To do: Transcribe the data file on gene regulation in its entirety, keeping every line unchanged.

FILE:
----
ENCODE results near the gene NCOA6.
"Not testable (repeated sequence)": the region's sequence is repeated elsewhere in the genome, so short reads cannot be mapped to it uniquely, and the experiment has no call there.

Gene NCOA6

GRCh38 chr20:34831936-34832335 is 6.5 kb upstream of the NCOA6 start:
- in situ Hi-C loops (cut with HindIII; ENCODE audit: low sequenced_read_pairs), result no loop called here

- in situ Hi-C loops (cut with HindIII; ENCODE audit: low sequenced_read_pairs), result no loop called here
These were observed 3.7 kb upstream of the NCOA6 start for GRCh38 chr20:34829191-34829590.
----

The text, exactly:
ENCODE results near the gene NCOA6.
"Not testable (repeated sequence)": the region's sequence is repeated elsewhere in the genome, so short reads cannot be mapped to it uniquely, and the experiment has no call there.

Gene NCOA6

GRCh38 chr20:34831936-34832335 is 6.5 kb upstream of the NCOA6 start:
- in situ Hi-C loops (cut with HindIII; ENCODE audit: low sequenced_read_pairs), result no loop called here

- in situ Hi-C loops (cut with HindIII; ENCODE audit: low sequenced_read_pairs), result no loop called here
These were observed 3.7 kb upstream of the NCOA6 start for GRCh38 chr20:34829191-34829590.